Maddie just wants to live a normal life.  But her monster has other ideas…  Your Major Spoilers review of Sweet Heart #2 from Action Lab – Danger Zone awaits!


Writer: Dillon Gilbertson
Artist: Francesco Iaquinta
Colorist: Marco Pagnotta
Letterer: Saida Temofonte
Publisher: Jason Martin
Publisher: Action Lab – Danger Zone
Cover Price: $2.99
Release Date: April 8, 2020

Previously in Sweet HeartMaddie just wants to live a normal life.  Unfortunately, she has to deal with public ridicule for the monster that follows her and struggles with contempt for her parents’ decisions.


Our story begins at Ellicott City High School, where new kid Maddie is getting the first day explanations of the strange monsters that follow certain people around.  She wants to know more about a variety called ‘Stringers’, but her teacher insists that they’re not as dangerous, continuing her lesson about the Bruiser variety.  A kid named Justin needles her, calling her a “Tag” and mocking her all the way back to her locker, but when he bad-mouths her father, Maddie hauls off and punches him right in the face.  I have to say, I’ve never been so happy to see a pre-teen get a knuckle sandwich, even if they consequences from both her principal and her mother are immediate and unpleasant.  Maddie is given after-school detention, which means she can’t help her elderly grandmother, but as the issue ends, it looks like grandma’s got quite a few things on her own plate.


The world-building in this issue is pretty much wall-to-wall, and I’m very impressed with how naturally and organically it all comes out in these pages.  It never feels like the characters are about to look at me and say “EVERYBODY GOT THAT IMPORTANT PLOT POINT?”, but nearly every conversation imparts information that helps to deepen and explain the story.  The reveal of Maddie’s own Stringer is also well-handled and dramatic, made even more so by the super-creepy art.  There are moments in this issue that remind me of John Layman’s work on ‘Chew’, with a much gorier streak of Bernie Wrightson or Graham Ingels in the design of the monsters.  I’m not a huge fan of the ultra-green coloring, but it is effective in giving the creatures an inhuman look amid a much more mundane and subdued color palette.  Perhaps my favorite part yof the issue is the amount of emotion Maddie expresses throughout, from anger to disappointment to smug satisfaction, all of which is clearly shown in  Francesco Iaquinta’s art.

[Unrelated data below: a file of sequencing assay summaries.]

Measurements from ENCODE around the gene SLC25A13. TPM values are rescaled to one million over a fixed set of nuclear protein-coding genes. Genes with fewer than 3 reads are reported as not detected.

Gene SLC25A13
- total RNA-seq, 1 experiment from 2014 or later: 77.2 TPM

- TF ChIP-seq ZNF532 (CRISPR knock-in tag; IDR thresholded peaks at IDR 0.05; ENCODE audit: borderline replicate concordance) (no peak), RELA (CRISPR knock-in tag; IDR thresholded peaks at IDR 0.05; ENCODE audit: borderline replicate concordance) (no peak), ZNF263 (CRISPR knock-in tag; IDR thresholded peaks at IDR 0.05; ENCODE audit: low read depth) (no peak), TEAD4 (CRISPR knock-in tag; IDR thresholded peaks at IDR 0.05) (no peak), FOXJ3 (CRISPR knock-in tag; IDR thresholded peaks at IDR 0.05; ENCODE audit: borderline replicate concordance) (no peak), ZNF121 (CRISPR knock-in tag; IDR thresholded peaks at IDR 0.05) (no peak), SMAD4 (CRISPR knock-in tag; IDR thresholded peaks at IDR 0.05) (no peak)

Sweet Heart #2 isn’t really the book that I expected, and it’s certainly not one of your standard brands, but it is a solid comic with creepy and expressive art and a story that I’m quite interested in seeing unravel, earning a well-deserved 4 out of 5 stars overall.  Perhaps the worst part of it all is seeing such a realistically awful and dehumanizing high school in action, but I expect I’ll be checking in on this book again.

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Creepy And Effective

It has an interesting premise, it's creepy and it's got excellent art. What's not to love?

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Once upon a time, there was a young nerd from the Midwest, who loved Matter-Eater Lad and the McKenzie Brothers... If pop culture were a maze, Matthew would be the Minotaur at its center. Were it a mall, he'd be the Food Court. Were it a parking lot, he’d be the distant Cart Corral where the weird kids gather to smoke, but that’s not important right now... Matthew enjoys body surfing (so long as the bodies are fresh), writing in the third person, and dark-eyed women. Amongst his weaponry are such diverse elements as: Fear! Surprise! Ruthless efficiency! An almost fanatical devotion to pop culture! And a nice red uniform.

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